Capitol roundup: Hobbs vetoes "critical race theory" ban
Legislative committees were in full swing after a quiet last week, and the House and Senate returned to hearing each other's bills. Meanwhile, Gov. Katie Hobbs' veto stamp is back in action.
Driving the news: Hobbs vetoed Senate Bill 1305, a proposed ban on teaching "critical race theory" in K-12 classrooms.
- "It is time to stop utilizing students and teachers in culture wars based on fearmongering and unfounded accusations," Hobbs wrote in her veto letter, saying the bill would "only serve to divide and antagonize."
- The veto was Hobbs' 16th of the legislative session, with the first 13 coming when she rejected the "continuation budget." By comparison, she has signed two bills.
- Reality check: Critical race theory is a graduate college-level framework rarely taught in K-12 schools, but the term has become shorthand for other types of race-related curriculum and a political lightning rod.
- The other side: Sen. J.D. Mesnard, a Chandler Republican who sponsored the bill, called the veto "a slap in the face to parents who have been coming forward, expressing some real concerns about what their kids are coming home with as far as assignments or hearing what they're being taught in schools," he told Axios Phoenix.
Meanwhile, GOP lawmakers advanced a number of partisan bills likely to meet resistance if they get to the Ninth Floor.
- The House Judiciary Committee approved three firearms-related measures, including one that would bar schools from prohibiting parents with concealed carry permits from bringing guns on campus.
- The Senate approved legislation that would make drug dealers whose fentanyl causes fatal overdoses eligible for the death penalty, with most Democrats voting against it.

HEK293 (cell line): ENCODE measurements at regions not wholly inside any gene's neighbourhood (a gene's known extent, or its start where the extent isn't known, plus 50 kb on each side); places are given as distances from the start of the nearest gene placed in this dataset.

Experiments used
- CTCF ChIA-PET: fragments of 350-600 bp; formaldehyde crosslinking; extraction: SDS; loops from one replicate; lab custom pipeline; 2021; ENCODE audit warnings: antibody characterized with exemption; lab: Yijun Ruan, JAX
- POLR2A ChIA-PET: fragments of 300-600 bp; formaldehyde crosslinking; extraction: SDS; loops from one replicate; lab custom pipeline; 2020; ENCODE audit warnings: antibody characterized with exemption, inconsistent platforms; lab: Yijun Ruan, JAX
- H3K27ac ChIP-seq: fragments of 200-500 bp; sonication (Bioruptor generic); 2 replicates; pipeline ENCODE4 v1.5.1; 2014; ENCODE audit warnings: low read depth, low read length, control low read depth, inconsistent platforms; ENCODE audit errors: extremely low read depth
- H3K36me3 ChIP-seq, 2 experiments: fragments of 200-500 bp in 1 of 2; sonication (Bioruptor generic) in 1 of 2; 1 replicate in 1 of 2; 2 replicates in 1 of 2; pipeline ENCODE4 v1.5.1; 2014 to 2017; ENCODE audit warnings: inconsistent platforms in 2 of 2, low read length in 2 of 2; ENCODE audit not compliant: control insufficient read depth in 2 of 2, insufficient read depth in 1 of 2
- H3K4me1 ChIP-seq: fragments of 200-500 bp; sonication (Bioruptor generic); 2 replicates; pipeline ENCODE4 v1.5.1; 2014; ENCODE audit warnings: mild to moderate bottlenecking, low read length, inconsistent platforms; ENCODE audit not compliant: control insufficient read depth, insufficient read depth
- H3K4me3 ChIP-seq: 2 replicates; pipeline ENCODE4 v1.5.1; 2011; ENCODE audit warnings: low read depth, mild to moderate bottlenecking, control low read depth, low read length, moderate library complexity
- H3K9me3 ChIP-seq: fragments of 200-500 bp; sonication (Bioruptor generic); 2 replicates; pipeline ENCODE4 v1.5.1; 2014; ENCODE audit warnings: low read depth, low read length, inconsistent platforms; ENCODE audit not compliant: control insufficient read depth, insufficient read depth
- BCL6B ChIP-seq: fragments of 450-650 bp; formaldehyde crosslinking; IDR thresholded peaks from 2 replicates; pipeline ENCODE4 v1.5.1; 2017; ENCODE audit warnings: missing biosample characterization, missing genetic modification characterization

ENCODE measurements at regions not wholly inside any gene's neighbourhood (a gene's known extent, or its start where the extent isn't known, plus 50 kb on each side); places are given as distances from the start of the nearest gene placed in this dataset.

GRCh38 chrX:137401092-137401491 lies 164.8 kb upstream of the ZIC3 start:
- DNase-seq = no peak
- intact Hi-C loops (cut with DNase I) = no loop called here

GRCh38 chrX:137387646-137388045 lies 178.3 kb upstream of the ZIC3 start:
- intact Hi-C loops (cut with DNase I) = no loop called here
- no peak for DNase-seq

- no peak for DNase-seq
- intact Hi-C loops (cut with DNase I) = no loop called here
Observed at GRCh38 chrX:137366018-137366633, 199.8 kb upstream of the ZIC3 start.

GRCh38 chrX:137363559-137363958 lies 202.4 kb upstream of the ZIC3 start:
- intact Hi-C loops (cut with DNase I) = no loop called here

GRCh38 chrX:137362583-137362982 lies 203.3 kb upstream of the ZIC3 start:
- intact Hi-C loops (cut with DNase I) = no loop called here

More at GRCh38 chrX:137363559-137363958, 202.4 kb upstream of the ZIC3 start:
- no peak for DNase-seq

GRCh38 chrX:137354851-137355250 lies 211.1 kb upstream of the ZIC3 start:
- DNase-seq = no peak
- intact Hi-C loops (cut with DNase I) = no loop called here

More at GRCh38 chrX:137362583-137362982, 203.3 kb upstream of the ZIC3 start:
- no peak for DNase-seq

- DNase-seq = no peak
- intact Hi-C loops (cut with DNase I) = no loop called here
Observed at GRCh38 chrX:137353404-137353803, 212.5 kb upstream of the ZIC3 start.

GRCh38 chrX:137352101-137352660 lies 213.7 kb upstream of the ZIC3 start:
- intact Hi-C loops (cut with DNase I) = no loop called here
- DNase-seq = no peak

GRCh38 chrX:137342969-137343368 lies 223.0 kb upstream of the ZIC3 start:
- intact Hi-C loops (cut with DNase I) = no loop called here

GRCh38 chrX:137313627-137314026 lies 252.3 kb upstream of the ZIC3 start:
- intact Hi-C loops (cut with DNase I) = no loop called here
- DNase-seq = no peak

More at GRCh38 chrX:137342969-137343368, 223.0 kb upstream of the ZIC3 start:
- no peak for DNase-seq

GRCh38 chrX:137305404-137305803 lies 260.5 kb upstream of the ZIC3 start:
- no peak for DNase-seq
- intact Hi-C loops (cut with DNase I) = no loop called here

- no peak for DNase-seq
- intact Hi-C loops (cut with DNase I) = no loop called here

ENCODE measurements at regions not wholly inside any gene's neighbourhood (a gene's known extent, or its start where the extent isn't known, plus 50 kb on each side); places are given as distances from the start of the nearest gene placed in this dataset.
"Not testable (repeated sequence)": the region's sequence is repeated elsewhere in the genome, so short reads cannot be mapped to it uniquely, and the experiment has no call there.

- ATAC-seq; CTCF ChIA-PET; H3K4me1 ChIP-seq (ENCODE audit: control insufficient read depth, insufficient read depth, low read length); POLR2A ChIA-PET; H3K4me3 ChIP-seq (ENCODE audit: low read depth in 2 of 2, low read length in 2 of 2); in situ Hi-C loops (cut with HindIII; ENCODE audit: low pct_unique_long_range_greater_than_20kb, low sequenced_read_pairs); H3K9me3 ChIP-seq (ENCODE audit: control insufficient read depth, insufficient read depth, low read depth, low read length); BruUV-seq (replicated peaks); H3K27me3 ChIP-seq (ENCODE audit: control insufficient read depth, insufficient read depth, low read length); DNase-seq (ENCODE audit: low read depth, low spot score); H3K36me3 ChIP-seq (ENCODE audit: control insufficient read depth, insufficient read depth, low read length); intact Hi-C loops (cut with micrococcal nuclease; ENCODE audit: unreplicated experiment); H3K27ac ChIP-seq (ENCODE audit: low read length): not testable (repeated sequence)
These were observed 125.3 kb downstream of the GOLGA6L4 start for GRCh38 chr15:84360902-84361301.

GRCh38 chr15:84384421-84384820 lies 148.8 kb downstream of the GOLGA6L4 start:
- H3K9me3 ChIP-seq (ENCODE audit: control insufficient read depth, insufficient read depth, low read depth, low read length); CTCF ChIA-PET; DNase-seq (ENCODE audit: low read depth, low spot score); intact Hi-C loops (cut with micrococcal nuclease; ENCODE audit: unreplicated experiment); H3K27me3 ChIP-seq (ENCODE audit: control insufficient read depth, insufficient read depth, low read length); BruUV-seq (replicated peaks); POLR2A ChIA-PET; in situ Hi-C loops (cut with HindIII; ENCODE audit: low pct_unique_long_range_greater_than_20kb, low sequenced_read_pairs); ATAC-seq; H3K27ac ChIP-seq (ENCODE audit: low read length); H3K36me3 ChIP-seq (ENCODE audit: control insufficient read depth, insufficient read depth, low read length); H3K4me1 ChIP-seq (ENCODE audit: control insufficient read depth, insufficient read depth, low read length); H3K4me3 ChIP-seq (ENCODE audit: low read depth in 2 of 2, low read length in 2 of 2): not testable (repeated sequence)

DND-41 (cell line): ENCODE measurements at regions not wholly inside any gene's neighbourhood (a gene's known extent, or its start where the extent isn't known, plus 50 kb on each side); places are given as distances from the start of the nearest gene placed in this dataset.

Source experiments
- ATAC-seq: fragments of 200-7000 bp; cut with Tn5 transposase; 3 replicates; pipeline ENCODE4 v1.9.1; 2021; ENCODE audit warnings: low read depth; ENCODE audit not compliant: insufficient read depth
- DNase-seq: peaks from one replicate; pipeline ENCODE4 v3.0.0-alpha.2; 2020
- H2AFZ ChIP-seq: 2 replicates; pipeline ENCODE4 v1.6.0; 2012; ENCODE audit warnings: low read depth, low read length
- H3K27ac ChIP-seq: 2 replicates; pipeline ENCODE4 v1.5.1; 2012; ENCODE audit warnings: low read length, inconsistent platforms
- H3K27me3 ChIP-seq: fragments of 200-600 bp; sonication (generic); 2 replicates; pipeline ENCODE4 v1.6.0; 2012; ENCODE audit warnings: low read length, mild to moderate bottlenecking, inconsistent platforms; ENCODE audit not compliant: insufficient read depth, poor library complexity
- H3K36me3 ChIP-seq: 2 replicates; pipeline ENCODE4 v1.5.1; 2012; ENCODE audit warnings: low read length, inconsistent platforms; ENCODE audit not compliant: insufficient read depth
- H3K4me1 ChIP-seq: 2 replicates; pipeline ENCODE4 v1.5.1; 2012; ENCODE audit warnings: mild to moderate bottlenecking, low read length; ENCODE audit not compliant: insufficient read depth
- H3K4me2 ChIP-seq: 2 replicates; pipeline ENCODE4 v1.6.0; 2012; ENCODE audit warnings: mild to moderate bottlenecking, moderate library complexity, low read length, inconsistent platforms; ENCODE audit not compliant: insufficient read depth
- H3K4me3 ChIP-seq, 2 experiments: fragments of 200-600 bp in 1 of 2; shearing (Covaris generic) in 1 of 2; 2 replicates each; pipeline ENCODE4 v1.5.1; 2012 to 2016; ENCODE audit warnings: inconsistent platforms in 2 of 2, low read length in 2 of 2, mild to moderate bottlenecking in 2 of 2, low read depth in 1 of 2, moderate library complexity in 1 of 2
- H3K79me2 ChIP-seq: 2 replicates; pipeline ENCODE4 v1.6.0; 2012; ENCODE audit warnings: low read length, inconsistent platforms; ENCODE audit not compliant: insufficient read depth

Yes, but: The Legislature can refer measures to the ballot without the governor's signature, and GOP lawmakers are going that route with a proposal that would strip cities of the ability to have home rule through charters, which allows municipalities to decide their own rules on certain local matters.
- Sen. Justine Wadsack, R-Tucson, who sponsored Senate Concurrent Resolution 1023, said she'll amend it in the House so it only applies to cities of more than 500,000 people — Phoenix, Tucson and Mesa.
- Wadsack has cited Tucson's unusual election system, which Republicans have long argued is biased against them, as a particular concern.
What didn't happen: The Senate voted down Sen. Jake Hoffman's bill to split up Maricopa County into four new counties, with Republicans Ken Bennett, Frank Carroll, Steve Kaiser and John Kavanagh joining their Democratic colleagues in opposition.
- "I will not vote for something that's going to increase government fourfold," Kaiser said.
- A similar House proposal, which would have referred the matter directly to the voters — thereby sidestepping Hobbs — died last month without a committee hearing.
What we're watching: Hobbs told reporters Thursday that she and her staff have been quietly meeting with legislative staff and some GOP lawmakers on the budget.
- The governor has yet to meet with Senate President Warren Petersen or House Speaker Ben Toma.
- Petersen and Toma have reached out to the governor's office to schedule talks with Hobbs. No dates have been set, but the governor said he hopes to meet next week.
🏛 This is a recurring feature giving you a roundup of the week's action at the Capitol.
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